For the most part, these first 10 chapters tell about the scientific enterprise and its contexts in the 16th and 17th centuries. In the final two substantive chapters, the focus moves forward to the 18th.

In the first of these, “A Global Perspective: Exploring and Measuring,” Knight returns to the original theme of geographical “voyaging.” This is my favorite chapter—a magnificent discussion of 18th-century European colonization and exploration. The latter sometimes had scientific motives (testing Cartesian vs. Newtonian deductions about the shape of the Earth) and both had scientific as well as exploitative and commercial consequences. Although science historians pay lip service these days to the need for global perspectives, this is a rare implementation (admittedly, still from a European perspective). The next chapter, equally rich, is on science in relation to 18th-century society and “enlightenment” culture.

The final chapter asks: “Revolution, Evolution: How Then Did Science Grow?” In fact, Knight had already answered that question in the previous chapter. It is worth quoting:

After a couple of centuries the Scientific Revolution was going from strength to strength, unlike those previous bursts of interest in the natural world and its workings. … There were five good reasons for its acquired impetus: a flow of able young recruits, and government support; its association with international trade and communication; its promise of bettering the human condition, and of real and endlessly growing understanding where religious dogma and ancient authority had failed; its ever-closer links to booming new industries; and, most importantly, its enduring institutions.

This summarizes the incredible complexity of the story Knight tells in this book, which he significantly characterizes in its final sentence as “the labyrinth of 300 turbulent years in which the most powerful movement in the modern world grew up and evolved.” And this rich historical feast is presented in the compass of only 291 pages!

The combined complexity and brevity does not make for an easy read. Moreover, there are times when important themes introduced early on in a chapter fail to develop. A case in point is the role of navigation in the maturation of 16th– and 17th-century astronomy. In the first paragraph of the chapter titled “Looking Up to Heaven: Mathematics and Telescopes,” Knight denominates navigation as the “new spur,” which “brought renewed value to astronomy” [p. 60]. One might well expect this theme to be dominant in the chapter, yet it hardly reappears at all.

As I noted, I would not consider this book to be either a textbook (although individual chapters like my favorite could be so employed) or an introduction for the general reader. Rather, it will perhaps best serve as a book to be read leisurely, savored for its unexpected turns and insights, and meditated on by scholars already familiar with the general contours of its historical terrain. One example near and dear to my own research focus in history of chemistry is the following:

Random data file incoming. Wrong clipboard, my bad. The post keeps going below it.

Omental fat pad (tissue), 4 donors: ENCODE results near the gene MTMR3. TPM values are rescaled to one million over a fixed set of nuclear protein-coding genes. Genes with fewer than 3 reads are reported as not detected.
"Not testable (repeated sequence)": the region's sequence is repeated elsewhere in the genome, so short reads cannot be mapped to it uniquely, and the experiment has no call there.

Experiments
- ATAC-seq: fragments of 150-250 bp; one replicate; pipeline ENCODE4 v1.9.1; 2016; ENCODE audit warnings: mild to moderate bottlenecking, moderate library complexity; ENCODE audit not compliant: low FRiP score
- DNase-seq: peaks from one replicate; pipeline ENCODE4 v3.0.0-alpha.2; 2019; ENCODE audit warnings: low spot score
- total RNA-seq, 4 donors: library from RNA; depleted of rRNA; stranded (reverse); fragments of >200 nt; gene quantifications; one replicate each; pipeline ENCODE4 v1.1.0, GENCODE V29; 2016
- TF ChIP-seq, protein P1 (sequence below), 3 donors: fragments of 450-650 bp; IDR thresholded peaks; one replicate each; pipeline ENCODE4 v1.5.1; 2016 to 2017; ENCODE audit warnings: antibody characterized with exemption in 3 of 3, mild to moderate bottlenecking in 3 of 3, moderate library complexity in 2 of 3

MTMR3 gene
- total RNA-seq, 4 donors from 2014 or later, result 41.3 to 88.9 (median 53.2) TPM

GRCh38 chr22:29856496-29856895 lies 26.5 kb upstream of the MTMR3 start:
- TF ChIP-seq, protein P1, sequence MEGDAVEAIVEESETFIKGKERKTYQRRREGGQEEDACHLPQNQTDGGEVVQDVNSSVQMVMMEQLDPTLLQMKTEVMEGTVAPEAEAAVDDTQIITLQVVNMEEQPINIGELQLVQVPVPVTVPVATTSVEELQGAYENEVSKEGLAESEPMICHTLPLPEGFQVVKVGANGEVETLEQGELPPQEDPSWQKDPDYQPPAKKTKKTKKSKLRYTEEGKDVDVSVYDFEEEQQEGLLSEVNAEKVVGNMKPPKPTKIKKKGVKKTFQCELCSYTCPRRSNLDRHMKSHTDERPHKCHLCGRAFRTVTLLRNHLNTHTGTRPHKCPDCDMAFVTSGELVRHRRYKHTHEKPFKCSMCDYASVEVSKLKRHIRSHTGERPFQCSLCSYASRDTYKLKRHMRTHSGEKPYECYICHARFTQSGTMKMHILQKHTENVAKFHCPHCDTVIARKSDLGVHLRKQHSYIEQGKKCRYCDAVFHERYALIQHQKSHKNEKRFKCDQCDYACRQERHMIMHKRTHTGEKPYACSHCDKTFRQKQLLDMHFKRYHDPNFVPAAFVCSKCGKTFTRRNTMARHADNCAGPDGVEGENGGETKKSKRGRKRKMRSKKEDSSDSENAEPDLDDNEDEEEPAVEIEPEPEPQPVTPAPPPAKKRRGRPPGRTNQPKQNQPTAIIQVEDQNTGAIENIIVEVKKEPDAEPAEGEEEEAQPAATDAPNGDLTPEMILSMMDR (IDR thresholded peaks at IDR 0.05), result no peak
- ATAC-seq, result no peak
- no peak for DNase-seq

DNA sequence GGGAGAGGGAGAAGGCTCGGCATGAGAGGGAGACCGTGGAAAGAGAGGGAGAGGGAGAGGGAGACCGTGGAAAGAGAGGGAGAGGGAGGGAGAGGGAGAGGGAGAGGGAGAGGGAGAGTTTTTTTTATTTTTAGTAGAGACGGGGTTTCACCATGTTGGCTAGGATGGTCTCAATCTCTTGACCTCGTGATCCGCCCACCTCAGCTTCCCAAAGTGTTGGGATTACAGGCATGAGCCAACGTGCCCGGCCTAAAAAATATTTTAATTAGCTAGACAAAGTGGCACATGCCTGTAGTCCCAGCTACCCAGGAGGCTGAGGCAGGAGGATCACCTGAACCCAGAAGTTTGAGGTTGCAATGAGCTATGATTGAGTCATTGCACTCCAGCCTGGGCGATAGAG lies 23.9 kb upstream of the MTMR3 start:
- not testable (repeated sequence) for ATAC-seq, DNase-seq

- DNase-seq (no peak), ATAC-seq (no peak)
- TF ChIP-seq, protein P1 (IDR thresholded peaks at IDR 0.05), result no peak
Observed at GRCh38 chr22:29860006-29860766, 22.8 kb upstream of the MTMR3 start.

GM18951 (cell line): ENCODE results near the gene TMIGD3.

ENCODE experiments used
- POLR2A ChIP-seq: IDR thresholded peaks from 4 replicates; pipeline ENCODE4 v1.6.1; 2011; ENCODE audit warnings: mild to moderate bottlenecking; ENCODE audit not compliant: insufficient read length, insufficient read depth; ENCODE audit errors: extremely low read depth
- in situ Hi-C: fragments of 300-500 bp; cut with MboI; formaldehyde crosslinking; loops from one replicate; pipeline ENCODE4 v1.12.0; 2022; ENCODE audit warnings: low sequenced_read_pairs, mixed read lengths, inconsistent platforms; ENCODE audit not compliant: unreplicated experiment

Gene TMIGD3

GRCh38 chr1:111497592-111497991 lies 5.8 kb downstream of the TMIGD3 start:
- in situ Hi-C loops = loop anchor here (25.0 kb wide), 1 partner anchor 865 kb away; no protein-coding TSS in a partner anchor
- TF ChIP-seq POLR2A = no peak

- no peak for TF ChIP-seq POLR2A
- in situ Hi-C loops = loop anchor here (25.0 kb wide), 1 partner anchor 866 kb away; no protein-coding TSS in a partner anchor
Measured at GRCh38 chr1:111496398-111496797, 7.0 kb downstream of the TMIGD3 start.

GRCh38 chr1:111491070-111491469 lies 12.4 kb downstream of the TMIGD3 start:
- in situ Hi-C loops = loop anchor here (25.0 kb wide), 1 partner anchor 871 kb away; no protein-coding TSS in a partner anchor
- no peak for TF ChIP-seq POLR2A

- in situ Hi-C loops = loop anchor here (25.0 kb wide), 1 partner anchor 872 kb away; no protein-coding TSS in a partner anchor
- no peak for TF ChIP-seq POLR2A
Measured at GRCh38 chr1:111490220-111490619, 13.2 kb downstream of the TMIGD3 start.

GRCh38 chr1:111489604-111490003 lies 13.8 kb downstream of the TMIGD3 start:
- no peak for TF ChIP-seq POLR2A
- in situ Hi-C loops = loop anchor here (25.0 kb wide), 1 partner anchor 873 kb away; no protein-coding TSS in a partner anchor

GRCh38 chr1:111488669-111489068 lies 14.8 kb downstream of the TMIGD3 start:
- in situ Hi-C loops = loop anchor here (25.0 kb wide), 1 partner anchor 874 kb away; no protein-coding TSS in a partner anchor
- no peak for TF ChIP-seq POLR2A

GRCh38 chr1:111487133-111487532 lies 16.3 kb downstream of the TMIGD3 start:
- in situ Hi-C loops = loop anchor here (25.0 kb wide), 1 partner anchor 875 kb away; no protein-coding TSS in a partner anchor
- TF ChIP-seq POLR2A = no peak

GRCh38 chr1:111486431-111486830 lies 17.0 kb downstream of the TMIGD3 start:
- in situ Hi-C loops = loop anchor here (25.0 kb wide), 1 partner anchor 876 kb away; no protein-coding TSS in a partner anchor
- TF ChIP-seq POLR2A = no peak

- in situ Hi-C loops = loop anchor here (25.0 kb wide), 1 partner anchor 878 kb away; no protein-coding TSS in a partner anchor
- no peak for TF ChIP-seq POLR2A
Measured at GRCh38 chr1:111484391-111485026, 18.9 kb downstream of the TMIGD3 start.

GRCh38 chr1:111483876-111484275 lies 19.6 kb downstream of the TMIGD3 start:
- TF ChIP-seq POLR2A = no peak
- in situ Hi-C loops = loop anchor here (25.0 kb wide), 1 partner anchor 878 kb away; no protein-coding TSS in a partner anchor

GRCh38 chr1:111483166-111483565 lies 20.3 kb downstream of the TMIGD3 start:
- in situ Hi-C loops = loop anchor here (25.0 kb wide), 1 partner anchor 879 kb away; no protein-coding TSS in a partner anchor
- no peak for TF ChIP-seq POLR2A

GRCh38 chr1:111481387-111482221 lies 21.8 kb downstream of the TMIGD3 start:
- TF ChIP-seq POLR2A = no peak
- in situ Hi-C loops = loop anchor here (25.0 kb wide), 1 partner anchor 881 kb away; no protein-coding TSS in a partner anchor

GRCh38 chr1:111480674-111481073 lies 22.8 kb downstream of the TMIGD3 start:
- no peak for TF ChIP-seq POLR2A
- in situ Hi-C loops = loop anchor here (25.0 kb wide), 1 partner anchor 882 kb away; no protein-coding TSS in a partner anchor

The austere Lavoisier, bringing logic and quantities into chemistry, and the exuberant Priestley revealing the wisdom and benevolence of God in following experiment wherever it led, represent between them the main strands of the Scientific Revolution.

One last point: This is an optimistic, even sunny book about the development of science. As such, is quite different from the sense of existential alienation infusing one of its most ambitious predecessors: Charles Gillispie’s Edge of Objectivity: An Essay in the History of Scientific Ideas (Princeton University Press, 1960), much less the strong and even vehement social and ethical criticisms of the scientific enterprise that arose in the 1960s and 1970s. While admitting that science is “a very human activity, where … ambition and suspicion are its dark side,” Knight immediately thereafter reminds us that “we must never forget that it can and should be a source of powerful   ethical values as well as of power and intellectual satisfaction.”

Seymour Mauskopf is a history professor emeritus at Duke University. He has written and edited several books on the history of chemistry and allied sciences in the 18th and 19th centuries; the history of chemical technology, focusing on munitions and explosives; and the history of parapsychology and marginal science.